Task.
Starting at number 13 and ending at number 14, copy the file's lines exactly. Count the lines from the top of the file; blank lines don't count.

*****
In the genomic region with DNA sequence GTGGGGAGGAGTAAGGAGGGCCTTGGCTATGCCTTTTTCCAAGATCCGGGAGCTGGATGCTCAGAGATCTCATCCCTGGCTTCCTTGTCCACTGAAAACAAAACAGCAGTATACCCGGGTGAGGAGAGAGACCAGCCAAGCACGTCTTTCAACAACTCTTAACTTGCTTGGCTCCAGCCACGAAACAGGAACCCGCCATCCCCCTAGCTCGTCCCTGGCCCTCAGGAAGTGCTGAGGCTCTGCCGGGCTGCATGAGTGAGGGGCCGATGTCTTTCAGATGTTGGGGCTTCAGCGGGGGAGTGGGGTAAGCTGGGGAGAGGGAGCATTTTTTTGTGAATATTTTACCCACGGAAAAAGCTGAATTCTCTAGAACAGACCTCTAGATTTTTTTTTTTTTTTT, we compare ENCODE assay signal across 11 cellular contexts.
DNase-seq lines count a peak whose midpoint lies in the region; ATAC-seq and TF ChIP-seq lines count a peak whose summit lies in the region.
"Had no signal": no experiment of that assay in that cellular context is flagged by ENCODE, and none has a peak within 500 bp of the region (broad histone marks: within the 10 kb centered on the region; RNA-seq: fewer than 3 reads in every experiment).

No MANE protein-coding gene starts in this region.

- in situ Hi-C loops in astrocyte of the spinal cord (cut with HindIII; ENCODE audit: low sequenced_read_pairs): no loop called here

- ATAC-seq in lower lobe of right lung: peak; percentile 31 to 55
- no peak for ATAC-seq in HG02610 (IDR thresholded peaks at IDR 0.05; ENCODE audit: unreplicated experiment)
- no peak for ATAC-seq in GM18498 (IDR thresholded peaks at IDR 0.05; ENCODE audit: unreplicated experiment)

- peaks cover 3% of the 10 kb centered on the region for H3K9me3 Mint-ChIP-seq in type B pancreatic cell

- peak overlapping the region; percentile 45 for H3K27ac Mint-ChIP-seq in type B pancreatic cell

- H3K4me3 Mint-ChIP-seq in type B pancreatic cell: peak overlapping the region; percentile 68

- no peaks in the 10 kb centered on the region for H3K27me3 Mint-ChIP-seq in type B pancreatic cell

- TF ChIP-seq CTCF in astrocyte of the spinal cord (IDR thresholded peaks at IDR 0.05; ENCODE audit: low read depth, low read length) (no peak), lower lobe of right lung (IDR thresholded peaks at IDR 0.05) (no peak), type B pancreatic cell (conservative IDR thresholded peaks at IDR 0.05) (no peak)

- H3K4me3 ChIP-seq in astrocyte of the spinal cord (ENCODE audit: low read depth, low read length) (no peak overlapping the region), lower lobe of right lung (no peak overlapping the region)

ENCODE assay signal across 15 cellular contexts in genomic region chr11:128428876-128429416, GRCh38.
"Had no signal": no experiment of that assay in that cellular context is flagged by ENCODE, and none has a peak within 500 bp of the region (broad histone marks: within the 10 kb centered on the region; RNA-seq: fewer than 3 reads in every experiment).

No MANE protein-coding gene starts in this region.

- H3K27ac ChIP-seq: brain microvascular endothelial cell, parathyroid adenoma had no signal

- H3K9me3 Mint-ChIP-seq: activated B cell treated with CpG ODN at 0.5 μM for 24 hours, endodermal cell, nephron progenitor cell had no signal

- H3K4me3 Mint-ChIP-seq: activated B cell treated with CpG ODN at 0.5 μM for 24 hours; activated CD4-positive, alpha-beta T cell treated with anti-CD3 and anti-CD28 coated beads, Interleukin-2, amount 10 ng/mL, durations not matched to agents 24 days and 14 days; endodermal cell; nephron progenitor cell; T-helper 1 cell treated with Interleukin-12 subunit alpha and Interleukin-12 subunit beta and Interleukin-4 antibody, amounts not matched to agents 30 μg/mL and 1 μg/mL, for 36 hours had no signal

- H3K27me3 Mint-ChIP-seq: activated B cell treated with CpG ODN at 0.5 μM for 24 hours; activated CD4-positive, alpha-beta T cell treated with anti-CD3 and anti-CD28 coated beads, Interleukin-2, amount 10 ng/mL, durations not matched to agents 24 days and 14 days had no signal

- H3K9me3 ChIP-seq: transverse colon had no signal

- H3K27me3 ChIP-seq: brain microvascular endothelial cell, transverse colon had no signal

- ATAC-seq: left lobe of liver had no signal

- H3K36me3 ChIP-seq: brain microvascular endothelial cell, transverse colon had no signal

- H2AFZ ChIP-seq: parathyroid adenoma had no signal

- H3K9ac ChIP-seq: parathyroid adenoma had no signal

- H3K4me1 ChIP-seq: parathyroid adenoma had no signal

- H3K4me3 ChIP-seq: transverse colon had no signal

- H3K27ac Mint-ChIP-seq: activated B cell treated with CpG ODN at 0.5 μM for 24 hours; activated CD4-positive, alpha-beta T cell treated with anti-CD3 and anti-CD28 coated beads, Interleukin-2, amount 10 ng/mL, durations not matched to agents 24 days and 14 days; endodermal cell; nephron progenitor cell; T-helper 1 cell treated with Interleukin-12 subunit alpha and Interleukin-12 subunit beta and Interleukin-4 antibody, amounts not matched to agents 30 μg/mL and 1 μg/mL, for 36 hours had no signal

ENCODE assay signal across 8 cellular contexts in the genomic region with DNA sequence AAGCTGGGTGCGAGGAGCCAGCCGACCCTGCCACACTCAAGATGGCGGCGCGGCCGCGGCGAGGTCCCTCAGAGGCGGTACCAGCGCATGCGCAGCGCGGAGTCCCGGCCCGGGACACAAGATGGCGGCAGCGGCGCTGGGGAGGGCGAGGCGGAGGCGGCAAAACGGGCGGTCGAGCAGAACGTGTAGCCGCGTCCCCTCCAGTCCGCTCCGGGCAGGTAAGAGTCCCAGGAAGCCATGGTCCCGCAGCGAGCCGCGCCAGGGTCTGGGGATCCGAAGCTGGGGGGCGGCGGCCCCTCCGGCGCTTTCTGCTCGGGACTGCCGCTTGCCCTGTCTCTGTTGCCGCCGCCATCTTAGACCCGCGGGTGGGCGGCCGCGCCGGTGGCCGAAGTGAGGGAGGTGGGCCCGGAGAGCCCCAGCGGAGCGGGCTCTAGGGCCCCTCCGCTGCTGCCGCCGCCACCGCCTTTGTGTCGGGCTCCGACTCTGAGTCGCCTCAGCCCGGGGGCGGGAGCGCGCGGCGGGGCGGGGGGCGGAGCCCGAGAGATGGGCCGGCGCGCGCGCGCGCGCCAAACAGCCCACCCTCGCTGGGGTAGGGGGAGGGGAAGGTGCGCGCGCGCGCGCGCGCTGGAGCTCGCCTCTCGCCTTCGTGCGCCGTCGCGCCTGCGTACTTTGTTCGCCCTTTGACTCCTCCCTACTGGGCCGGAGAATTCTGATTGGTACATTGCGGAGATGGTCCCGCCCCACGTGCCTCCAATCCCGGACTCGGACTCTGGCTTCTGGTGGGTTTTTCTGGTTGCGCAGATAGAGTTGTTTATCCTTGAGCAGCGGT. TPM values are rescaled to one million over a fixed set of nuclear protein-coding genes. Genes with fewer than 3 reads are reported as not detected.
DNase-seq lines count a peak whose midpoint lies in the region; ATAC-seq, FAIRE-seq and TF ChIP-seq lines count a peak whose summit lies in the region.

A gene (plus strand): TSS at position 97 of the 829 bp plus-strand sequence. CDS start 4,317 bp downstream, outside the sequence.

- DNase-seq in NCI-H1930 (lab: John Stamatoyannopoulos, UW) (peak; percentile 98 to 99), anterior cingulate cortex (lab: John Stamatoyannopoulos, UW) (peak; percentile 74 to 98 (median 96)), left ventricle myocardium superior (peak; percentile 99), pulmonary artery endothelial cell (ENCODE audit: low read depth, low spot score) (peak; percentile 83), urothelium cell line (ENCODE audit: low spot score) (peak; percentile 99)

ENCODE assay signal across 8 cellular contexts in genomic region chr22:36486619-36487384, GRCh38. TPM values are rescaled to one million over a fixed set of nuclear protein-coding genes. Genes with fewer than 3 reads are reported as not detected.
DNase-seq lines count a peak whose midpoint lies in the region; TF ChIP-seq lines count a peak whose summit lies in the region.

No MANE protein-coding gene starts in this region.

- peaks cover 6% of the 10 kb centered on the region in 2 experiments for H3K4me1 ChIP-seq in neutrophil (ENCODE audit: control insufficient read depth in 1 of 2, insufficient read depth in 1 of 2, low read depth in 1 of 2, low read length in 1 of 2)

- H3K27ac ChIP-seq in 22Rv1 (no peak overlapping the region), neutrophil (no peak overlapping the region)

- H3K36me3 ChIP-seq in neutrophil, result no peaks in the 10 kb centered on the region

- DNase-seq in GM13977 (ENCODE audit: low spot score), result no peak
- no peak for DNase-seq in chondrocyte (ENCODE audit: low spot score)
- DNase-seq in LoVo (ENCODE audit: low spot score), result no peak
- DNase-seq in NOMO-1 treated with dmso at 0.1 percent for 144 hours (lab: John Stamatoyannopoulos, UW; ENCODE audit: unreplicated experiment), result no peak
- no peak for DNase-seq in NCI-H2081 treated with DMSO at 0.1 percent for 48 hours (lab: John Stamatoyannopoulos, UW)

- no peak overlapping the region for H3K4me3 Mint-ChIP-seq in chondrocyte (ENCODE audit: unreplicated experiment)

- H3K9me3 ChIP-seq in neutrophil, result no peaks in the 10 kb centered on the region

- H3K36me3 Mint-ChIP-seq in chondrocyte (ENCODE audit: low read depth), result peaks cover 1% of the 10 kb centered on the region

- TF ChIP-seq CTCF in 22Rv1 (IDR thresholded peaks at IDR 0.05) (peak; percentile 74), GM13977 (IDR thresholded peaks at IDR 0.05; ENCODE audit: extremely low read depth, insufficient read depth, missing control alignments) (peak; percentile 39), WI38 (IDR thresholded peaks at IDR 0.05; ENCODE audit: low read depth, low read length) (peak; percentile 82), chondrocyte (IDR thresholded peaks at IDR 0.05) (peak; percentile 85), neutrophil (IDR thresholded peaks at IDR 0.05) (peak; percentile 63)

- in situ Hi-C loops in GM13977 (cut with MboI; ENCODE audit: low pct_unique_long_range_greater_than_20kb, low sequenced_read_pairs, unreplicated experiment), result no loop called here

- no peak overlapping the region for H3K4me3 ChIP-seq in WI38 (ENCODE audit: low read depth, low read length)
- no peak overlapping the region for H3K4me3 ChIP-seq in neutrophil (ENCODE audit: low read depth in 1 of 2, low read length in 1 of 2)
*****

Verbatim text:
- TF ChIP-seq CTCF in astrocyte of the spinal cord (IDR thresholded peaks at IDR 0.05; ENCODE audit: low read depth, low read length) (no peak), lower lobe of right lung (IDR thresholded peaks at IDR 0.05) (no peak), type B pancreatic cell (conservative IDR thresholded peaks at IDR 0.05) (no peak)

- H3K4me3 ChIP-seq in astrocyte of the spinal cord (ENCODE audit: low read depth, low read length) (no peak overlapping the region), lower lobe of right lung (no peak overlapping the region)